The experimental set-up of the optical coherence elastography apparatus and the method used to measure corneal stiffness has been previously described.18 Briefly, the technique is based on high-resolution OCT imaging of the displacement of intracorneal optical features tracked with a two-dimensional cross-correlation algorithm that allows precise estimation of local and directional corneal material properties. Intraocular pressure of the enucleated globe was maintained at a physiologic level of 15 mm Hg, while the cornea was vertically displaced with a gonioscopy lens in 20-µm intervals for a total of 140 µm of displacement. The displacement was controlled with an electronic computer-controlled microstage (TLA-28 Linear Actuator; Zaber Technologies Incorporated, Vancouver, Canada). The OCT scan parameters were set to oversample the lateral spot size by a factor of 10 to maximize capture of the speckle pattern in the image. The OCT data stream was then processed to extract the two-dimensional displacement of the cornea across the 4-mm scan width and entire corneal thickness. Color-encoded maps of local axial and lateral displacement were obtained with corresponding maps of cross-correlation strength, an indicator of the fidelity of the displacement tracking. The slope of the lateral displacement divided by the imposed axial displacement was calculated—a unitless measure of corneal resistance to lateral strain—with a smaller ratio indicating greater corneal stiffness. Six regions of interest (3 anterior stromal and 3 posterior stromal) were defined and analyzed in aggregate using analysis of variance (ANOVA) and general linear regression (Minitab Statistic Software Inc., State College, PA).

Statistical Analysis

Statistical comparisons were performed using ANOVA tests for TUNEL Assay, aSMA, and stromal density data were conducted using Microsoft Excel and STATA (Stata-Corp LP, College Station, TX). Statistical pairwise comparisons of biomechanical effects of the different methods of CXL were performed using methods of repeated measures ANOVA with Tukey-Kramer corrections for multiple comparisons. A P value less than .05 was considered statistically significant. Pairwise analysis of the variances of the distribution of the biomechanical results of the different CXL methods and the untreated controls was performed using Levene’s test with Bonferroni corrections for multiple comparisons.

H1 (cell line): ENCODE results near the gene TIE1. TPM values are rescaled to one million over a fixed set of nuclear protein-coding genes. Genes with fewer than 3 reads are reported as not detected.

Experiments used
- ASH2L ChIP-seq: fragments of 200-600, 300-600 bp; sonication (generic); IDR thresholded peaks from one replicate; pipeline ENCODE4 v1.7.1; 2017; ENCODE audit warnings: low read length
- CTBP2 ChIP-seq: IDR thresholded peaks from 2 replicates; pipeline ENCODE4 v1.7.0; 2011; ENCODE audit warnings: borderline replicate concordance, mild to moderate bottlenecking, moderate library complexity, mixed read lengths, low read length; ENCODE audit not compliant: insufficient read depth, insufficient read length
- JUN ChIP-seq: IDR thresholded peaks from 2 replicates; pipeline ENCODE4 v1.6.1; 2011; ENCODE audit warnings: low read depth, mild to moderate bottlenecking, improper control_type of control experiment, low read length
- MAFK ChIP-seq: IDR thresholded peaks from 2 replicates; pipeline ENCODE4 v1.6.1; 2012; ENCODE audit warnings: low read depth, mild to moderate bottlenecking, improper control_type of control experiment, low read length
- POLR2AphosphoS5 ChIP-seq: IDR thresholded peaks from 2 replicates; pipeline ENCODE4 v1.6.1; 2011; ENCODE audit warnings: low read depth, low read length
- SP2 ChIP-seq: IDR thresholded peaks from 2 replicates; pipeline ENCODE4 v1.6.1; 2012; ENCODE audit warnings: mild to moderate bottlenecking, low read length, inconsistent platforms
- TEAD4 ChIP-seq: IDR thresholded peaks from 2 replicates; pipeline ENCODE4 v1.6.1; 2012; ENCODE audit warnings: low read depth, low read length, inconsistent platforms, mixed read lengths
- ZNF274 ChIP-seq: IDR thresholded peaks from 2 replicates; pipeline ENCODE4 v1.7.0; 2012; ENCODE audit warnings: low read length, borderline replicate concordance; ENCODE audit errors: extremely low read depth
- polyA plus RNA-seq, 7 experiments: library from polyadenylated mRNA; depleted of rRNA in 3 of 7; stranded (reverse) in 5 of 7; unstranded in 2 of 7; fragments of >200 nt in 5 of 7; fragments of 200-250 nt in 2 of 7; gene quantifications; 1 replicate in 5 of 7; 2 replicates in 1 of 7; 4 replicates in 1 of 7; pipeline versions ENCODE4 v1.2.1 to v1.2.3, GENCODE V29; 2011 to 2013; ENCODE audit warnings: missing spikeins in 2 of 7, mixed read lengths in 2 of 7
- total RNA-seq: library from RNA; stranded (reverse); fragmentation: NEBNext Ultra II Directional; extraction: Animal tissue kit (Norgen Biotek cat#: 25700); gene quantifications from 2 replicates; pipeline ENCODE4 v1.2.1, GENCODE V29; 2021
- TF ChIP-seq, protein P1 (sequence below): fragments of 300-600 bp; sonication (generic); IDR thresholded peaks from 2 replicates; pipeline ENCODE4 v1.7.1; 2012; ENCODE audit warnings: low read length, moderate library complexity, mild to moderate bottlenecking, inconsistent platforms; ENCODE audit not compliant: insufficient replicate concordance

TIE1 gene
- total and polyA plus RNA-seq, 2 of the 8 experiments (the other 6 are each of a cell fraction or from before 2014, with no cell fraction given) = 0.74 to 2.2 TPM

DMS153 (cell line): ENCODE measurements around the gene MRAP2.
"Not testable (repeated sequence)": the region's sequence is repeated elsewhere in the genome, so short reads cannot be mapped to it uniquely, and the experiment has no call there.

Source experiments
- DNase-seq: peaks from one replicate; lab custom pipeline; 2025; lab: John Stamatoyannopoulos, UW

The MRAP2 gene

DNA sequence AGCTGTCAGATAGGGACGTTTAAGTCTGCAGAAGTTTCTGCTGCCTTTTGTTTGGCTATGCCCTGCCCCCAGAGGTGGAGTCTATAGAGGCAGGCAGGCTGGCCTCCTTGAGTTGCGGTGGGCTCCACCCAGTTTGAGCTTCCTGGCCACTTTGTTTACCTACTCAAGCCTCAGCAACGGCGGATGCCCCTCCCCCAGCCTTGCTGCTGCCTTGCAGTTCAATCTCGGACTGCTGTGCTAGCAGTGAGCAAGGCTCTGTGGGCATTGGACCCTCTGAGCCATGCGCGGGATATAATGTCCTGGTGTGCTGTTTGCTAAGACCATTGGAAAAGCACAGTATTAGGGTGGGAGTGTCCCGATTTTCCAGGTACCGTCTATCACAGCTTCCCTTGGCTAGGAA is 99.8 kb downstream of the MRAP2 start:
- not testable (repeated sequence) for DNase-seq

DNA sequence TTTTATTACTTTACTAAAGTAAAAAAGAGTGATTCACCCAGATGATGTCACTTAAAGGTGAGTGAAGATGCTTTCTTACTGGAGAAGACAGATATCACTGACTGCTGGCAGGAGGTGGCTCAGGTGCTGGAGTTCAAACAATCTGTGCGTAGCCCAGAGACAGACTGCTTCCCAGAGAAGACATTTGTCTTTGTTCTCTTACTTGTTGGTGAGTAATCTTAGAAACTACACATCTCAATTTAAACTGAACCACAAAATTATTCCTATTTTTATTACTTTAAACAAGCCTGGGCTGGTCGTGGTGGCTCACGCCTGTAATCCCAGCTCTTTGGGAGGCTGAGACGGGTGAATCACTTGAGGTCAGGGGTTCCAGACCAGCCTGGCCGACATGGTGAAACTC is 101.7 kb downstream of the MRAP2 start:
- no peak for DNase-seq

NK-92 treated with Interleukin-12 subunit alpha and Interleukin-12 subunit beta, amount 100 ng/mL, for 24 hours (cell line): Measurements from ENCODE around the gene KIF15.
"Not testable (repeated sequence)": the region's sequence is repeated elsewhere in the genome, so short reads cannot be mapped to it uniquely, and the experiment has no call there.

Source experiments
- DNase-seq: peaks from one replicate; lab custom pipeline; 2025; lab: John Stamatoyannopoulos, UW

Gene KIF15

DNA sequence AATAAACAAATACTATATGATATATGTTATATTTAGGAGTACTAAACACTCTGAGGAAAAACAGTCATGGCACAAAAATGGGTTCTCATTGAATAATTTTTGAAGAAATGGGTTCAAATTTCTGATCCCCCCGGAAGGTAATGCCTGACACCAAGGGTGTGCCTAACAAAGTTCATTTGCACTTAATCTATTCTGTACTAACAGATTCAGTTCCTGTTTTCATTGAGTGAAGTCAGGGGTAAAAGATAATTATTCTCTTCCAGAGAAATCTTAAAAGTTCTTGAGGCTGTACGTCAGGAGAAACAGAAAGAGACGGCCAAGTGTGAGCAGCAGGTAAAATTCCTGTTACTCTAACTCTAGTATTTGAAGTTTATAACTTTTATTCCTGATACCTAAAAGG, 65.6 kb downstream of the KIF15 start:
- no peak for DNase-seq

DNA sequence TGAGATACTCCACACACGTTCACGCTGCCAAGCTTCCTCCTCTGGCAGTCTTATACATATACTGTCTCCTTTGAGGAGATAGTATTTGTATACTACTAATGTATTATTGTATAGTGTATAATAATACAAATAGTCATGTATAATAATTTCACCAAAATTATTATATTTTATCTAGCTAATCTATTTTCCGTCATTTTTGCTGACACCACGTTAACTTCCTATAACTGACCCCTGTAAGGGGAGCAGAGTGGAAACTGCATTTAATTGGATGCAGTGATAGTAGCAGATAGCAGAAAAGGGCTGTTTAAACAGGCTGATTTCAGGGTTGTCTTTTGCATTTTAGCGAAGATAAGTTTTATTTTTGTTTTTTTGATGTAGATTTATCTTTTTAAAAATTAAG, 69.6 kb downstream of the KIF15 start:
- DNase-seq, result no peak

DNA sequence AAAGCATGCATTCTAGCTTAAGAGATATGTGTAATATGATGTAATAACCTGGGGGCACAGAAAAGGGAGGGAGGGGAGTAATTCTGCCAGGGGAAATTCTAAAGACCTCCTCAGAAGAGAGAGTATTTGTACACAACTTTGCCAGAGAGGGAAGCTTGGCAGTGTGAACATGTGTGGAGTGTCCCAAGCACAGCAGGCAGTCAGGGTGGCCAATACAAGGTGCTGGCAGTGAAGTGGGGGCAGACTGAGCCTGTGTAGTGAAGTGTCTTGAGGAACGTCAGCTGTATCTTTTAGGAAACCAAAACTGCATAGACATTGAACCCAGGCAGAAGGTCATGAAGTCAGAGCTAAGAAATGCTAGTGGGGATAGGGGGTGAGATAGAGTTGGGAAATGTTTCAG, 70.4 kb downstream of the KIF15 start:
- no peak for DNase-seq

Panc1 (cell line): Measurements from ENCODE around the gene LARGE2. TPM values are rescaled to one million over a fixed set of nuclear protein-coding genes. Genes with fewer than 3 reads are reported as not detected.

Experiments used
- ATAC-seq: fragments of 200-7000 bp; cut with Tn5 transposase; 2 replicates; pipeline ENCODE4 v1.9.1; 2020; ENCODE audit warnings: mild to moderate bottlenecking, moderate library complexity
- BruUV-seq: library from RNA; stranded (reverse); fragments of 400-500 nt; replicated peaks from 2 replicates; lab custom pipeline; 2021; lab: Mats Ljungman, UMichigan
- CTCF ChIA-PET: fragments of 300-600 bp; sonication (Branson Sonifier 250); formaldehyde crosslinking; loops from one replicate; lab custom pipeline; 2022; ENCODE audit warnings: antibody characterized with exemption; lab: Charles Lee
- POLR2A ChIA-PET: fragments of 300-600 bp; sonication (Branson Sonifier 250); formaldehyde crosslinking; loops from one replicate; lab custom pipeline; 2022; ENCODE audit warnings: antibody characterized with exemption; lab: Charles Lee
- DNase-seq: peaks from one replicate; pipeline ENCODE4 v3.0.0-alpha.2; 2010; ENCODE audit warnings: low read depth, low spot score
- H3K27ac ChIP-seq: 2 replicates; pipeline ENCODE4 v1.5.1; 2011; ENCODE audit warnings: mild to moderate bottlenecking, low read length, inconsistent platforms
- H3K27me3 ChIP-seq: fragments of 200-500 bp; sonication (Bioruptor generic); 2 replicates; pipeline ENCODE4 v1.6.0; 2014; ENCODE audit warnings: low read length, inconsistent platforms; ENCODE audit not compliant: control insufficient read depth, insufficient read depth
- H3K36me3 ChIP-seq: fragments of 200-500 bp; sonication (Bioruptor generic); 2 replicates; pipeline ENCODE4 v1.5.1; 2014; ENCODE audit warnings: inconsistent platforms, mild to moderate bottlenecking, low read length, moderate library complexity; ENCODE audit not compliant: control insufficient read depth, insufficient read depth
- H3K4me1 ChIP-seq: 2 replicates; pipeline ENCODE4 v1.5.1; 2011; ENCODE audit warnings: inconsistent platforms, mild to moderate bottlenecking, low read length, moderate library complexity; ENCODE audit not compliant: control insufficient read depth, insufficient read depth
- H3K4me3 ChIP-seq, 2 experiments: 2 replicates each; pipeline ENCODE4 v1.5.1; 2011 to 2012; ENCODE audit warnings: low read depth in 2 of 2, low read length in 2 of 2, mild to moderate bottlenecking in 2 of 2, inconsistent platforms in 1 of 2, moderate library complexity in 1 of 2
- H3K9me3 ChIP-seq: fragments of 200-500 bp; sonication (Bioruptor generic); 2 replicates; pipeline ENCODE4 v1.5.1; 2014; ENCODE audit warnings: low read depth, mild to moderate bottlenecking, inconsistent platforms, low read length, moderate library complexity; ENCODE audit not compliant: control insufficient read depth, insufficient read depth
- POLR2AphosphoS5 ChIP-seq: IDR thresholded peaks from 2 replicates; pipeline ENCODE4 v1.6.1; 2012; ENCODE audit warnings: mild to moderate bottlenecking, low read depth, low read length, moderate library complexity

Results

Corneal healing appeared to proceed normally in all animals and no corneal infiltrates or infections were noted in the corneas after any of the corneal CXL treatments. Variable corneal stromal edema was noted in corneas in the traditional epithelium-off CXL and femtosecond laser-assisted CXL groups at 1 week. Two months after treatment, however, no corneas that had CXL with any of the techniques had stromal or epithelial edema at the slit lamp and the corneal endothelial layers appeared to have normal cell density using specular reflection with the slit lamp in all groups.

Stromal and Endothelial Cell Death at 24 Hours and 2 Months After CXL Treatments

At 24 hours, the standard epithelium-off CXL method has the greatest extent of corneal stromal cell death, with full thickness or nearly full thickness death of stromal keratocytes in the central corneal stroma (Figures 1A and 1B) in all corneas of this group. This was followed by the femtosecond laser-assisted transepithelial CXL group (Figures 1C and 1D) that had nearly full-thickness stromal cell death in all corneas from the group. Conversely, the BKC-EDTA transepithelial CXL group consistently showed TUNEL+ stromal cells extending to a depth of less than one-third of the total stromal thickness 1 week after treatment (Figures 1E and 1F). Few TUNEL+ keratocytes were noted in any corneas in the tetracaine transepithelial CXL group (Figures 1G and 1H) or the untreated control group (Figures 1I and 1J) 1 week after treatment. The quantitative results for TUNEL+ cells per 400× stromal column are shown in Figure 2 and the ANOVA P values in Table 2. It is important to note that TUNEL+ cells were counted in real time at the microscope and not from photographic images. Thus, 1 week after surgery, the standard epithelium-off CXL, femtosecond laser-assisted transepithelial CXL, and BKC-EDTA transepithelial CXL groups were different from each other and all three of these were different from the tetracaine transepithelial CXL and untreated control CXL groups in TUNEL+ cells per 400× column 1 week after treatment. Stromal cell death was not significantly different between the tetracaine transepithelial CXL and untreated control groups.